ing that wise men leave that as impertinent which is not plainly expressed in scripture: and that Christ's law sufficeth by itself to govern Christ's church. lie taught, that baptism dotU not confer, but only signifies grace given : and that unless persons are baptized in the blood of Christ, their baptism in water profits nothing to the salvation of their soul. He was accused by the papists of asserting, that none were member?; of the church visible who were not members of the church invisible : and that none had a right to church- membership who did not make a public profession of faith in Chnst. One papist writer says, that Wicklift^ positively asserted that in- fants were not to be sacramentally baptized : — and another mentions him among a number of others who bore witness against infant baptism. Whether this venerable harbinger of the Refor- mation actually followed up his own principles «o far as to lay aside the baptizing of infants, and to declare it unscriptural, is not easy to deter- mine. Those that, forty-one years after his death, took up his bones and burnt them, did not neglect to destroy his more formidable remains, his writings. These were condemned by a general council ; every body was forbidden to read or conceal them, under great penalties ; and, in 1410, a strict search being made for them in Eng- land and Bohemia, above two hundred volumes of his works were committed to the flames.* It is therefore, by no means cortain that we are ac- quainted with all his sentiments. In one of his earlier works, which escaped the fate of the rest, lie seems to favour infant baptism ; but, as he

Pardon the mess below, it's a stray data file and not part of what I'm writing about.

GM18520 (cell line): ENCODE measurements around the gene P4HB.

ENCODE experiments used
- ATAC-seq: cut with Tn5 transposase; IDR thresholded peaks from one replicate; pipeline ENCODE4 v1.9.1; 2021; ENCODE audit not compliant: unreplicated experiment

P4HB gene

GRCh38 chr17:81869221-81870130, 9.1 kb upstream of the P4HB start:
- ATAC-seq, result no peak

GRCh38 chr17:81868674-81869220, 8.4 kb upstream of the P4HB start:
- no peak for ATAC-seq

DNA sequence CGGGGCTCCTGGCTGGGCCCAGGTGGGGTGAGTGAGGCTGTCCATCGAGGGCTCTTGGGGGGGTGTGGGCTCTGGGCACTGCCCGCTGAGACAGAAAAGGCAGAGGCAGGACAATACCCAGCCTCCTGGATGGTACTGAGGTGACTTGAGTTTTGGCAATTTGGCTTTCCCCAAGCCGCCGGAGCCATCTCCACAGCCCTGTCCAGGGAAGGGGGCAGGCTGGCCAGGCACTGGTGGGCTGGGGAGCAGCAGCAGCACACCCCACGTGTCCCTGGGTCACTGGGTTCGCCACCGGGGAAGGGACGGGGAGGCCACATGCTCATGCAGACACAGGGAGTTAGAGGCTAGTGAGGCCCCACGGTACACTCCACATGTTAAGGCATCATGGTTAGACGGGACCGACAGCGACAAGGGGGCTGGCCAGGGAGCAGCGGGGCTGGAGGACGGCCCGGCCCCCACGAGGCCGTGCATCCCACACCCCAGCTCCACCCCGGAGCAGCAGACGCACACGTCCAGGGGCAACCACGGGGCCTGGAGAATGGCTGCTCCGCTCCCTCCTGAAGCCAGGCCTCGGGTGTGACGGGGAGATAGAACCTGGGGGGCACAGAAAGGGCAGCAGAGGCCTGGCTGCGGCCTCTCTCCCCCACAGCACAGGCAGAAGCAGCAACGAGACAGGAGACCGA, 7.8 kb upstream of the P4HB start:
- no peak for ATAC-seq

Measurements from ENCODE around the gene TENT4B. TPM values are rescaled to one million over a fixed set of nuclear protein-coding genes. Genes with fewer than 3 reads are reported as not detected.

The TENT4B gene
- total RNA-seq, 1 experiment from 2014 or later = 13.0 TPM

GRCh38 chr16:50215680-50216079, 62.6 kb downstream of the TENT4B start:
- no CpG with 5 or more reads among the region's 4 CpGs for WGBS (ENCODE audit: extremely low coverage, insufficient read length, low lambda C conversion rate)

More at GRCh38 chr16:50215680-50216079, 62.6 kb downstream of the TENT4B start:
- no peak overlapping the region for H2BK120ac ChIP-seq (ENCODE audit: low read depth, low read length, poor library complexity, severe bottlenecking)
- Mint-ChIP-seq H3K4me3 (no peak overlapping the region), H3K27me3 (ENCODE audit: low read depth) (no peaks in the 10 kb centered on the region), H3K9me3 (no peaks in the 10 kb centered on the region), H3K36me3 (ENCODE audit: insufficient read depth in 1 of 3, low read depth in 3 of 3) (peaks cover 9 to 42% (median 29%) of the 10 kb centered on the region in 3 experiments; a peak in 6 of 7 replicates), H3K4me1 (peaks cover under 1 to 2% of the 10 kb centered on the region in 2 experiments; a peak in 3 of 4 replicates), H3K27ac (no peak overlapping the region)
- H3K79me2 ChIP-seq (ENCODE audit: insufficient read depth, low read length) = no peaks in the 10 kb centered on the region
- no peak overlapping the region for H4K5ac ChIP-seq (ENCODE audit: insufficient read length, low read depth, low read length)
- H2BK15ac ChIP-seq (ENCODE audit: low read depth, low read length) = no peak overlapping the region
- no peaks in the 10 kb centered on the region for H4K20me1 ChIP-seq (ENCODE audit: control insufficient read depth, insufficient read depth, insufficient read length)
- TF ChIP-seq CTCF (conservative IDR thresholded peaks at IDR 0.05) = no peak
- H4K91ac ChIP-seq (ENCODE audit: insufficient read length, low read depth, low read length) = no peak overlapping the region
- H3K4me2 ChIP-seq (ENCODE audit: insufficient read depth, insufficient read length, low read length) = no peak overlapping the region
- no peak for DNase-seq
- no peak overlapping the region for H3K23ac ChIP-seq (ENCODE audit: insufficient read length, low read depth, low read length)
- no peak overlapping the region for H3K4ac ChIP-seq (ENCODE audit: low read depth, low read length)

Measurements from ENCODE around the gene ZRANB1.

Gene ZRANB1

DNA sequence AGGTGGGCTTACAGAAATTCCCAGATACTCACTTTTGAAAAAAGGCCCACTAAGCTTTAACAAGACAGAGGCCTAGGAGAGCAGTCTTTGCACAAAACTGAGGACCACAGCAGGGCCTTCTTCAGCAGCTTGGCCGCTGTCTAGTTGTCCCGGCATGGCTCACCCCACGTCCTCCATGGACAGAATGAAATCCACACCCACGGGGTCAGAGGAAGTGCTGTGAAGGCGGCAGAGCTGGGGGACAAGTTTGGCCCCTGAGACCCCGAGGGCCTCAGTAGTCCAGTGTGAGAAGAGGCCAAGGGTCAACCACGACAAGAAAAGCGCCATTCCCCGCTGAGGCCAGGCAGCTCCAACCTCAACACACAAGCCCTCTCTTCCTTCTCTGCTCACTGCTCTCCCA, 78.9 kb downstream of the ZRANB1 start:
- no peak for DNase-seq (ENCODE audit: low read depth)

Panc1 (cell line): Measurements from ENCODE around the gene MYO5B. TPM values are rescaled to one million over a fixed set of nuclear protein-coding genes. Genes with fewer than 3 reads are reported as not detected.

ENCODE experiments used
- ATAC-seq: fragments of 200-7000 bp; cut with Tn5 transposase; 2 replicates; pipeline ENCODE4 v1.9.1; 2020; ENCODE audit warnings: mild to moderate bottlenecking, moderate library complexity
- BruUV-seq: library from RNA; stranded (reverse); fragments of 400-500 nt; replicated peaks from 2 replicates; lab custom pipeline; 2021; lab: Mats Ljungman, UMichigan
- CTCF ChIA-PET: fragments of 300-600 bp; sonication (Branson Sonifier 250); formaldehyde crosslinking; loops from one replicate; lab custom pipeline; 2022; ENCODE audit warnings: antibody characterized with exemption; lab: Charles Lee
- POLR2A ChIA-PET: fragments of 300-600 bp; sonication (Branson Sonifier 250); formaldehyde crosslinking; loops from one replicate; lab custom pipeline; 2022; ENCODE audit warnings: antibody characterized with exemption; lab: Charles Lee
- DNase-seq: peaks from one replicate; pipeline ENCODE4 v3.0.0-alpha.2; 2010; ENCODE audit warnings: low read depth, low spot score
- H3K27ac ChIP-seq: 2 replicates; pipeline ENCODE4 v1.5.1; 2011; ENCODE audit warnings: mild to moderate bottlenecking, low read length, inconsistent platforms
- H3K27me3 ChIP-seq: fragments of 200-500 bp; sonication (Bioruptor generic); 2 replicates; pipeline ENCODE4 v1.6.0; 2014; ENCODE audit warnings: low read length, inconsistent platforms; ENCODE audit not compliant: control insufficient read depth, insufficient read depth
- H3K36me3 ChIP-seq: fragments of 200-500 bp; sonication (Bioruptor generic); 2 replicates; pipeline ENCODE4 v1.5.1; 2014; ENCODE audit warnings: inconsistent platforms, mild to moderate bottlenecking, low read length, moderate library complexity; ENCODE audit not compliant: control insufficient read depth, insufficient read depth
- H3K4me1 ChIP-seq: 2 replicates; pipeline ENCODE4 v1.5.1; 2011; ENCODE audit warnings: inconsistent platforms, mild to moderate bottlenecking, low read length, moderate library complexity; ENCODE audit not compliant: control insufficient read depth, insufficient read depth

Fox, Vol. I. p. 749. Robinson's Eccl. Res. p. 483.


pursued his enquiries, he mio^ht see reason to change his opinion. This, however, is plain, that if he maintained the sentiments already staled, and continued to practise infant baptism, his principles and liis practice were inconsistent. But this supposition is, by no means, consistent with the decision of character, and integrity of conduct, v\hich distinguished that great and good man.*

Sect. 3. — Froin Wickliff to the death of Queen Elizabeth : or^from a.d. 14o0 to a.d. 1600.